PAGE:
Monday, June 21, 2010

Loving Flaubert

Dipping into Flaubert in preparation for a sojourn to France ooh la la. Madame Bovary was the novel that scandalised a nation on publication in 1857 and ultimately resulted in Flaubert's prosecution for immorality. Quelle horreur.
I am loving every word, every phrase, every paragraph. One quarter of the way in and here are some passages that sing...
On the sudden death of Charles Bovary's first wife:
"...But the damage had been done. A week later, as she was hanging out the washing in the yard, she had a spasm, and spat blood; and on the following day, as Charles was drawing the curtains, his back to her, she exclaimed: 'Oh God!' heaved a sigh and fell unconscious. She was dead! It was incredible!"
On entering the Les Bertaux farmhouse where he at first failed to notice Emma's presence:
"...the shutters were closed. Through the chinks in the wood the sunshine came streaking across the floor in long slender lines that broke on the corners of the furniture and flickered on the ceiling."
On a green silk cigar case found along the road from La Vaubyessard to Rouen:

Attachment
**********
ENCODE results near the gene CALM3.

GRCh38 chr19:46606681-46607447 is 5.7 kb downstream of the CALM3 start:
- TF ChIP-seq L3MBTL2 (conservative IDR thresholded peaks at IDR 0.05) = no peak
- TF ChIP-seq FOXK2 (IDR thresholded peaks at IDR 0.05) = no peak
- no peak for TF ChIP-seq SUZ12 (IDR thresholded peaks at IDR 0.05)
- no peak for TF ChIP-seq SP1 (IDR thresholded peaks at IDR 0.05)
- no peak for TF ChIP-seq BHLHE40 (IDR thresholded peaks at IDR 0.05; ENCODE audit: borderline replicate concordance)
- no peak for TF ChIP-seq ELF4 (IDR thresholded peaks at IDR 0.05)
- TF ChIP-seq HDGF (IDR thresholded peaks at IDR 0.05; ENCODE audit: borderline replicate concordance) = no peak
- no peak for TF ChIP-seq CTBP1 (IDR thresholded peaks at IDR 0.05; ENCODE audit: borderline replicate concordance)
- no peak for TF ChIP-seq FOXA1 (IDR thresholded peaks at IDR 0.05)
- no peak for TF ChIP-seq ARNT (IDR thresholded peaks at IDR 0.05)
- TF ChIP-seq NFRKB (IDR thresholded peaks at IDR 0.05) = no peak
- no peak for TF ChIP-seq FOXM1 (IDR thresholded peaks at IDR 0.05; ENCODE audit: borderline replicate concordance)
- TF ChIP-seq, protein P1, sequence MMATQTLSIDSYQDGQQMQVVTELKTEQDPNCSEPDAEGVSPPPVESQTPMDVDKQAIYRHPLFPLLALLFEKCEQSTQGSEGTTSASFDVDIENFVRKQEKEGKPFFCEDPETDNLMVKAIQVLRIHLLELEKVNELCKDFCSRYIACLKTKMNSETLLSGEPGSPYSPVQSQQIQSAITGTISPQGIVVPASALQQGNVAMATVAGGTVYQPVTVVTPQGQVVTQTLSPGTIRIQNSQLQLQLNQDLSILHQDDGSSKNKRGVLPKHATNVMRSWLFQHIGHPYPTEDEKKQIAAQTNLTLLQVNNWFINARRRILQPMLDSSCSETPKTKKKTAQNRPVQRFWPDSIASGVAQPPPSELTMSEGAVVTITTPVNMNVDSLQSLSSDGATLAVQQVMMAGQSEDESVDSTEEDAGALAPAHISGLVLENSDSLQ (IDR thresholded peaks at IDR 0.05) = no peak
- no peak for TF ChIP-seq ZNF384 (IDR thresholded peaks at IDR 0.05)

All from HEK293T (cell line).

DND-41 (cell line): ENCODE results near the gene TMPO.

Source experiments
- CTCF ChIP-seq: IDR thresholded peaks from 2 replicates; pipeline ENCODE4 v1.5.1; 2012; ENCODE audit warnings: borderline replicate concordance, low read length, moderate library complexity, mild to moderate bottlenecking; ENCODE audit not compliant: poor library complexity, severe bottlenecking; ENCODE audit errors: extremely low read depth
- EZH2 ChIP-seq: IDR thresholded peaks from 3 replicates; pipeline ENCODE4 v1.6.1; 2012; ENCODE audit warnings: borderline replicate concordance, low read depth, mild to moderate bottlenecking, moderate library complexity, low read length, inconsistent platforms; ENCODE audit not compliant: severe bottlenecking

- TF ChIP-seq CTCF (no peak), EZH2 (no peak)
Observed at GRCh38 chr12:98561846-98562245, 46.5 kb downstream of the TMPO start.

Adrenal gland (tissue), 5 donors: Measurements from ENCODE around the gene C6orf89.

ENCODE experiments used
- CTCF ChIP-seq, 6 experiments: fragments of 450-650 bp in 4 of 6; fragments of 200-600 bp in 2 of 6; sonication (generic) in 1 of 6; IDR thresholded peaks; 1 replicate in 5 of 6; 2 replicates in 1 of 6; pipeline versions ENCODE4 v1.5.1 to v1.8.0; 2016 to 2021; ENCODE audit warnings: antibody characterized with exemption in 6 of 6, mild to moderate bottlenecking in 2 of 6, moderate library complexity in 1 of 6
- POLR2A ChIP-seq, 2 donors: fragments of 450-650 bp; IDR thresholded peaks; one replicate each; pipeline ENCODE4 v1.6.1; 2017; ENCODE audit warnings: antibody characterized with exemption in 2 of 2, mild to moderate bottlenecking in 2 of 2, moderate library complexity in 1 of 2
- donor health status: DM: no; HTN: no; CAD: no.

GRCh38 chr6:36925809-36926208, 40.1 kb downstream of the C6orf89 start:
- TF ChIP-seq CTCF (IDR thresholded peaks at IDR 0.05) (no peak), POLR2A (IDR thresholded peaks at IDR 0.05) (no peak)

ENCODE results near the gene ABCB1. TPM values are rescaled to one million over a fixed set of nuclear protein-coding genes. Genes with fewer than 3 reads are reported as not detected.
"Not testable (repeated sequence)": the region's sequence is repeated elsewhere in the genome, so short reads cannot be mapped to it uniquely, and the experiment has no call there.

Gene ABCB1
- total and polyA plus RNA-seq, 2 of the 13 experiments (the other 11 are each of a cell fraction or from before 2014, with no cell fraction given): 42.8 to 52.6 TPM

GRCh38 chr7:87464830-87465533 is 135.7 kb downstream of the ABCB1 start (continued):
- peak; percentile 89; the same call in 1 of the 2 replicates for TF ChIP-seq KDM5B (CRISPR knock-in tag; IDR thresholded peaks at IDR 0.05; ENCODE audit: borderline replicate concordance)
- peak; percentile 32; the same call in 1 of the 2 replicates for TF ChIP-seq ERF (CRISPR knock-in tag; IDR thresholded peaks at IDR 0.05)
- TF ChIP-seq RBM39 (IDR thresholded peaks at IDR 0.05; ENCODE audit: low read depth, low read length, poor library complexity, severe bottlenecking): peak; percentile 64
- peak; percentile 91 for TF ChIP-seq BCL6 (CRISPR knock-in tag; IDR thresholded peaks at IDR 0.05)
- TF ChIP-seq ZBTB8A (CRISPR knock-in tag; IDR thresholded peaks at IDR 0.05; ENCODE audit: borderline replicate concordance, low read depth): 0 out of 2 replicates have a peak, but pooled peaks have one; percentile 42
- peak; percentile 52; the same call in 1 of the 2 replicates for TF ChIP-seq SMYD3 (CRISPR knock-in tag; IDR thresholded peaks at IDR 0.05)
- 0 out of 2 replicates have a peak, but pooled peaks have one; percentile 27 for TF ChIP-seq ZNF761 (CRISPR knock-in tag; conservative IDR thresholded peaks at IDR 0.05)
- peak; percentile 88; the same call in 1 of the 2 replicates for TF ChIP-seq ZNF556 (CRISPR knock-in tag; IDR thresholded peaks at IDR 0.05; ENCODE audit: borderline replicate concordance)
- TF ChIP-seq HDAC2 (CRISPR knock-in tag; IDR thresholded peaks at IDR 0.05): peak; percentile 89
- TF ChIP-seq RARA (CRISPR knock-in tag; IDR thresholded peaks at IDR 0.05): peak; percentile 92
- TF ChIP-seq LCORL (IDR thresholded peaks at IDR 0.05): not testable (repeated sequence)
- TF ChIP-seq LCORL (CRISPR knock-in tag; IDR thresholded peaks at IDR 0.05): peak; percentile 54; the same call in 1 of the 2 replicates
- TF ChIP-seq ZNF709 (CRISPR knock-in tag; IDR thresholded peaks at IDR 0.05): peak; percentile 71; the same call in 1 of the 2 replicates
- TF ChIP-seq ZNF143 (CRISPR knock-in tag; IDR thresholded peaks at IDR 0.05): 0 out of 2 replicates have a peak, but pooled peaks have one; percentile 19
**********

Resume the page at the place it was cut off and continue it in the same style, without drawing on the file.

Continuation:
"Love had breathed through the meshes of the canvas; every stitch has fastened there a yearning or a memory; and all those interwoven threads of silk were but a projection of that same silent passion."
I'm up to the part where Charles and Emma have just moved to Yonville and Madame Bovary has taken a walk with young Leon, and Leon "didn't know how to proceed, being torn between fear of making a false move, and desire for an intimacy which he accounted well nigh impossible."...
Poor old Flaubert only made a measly 500 francs for the first five years' sales of Madame Bovary. I wonder how many millions of copies have sold since...?

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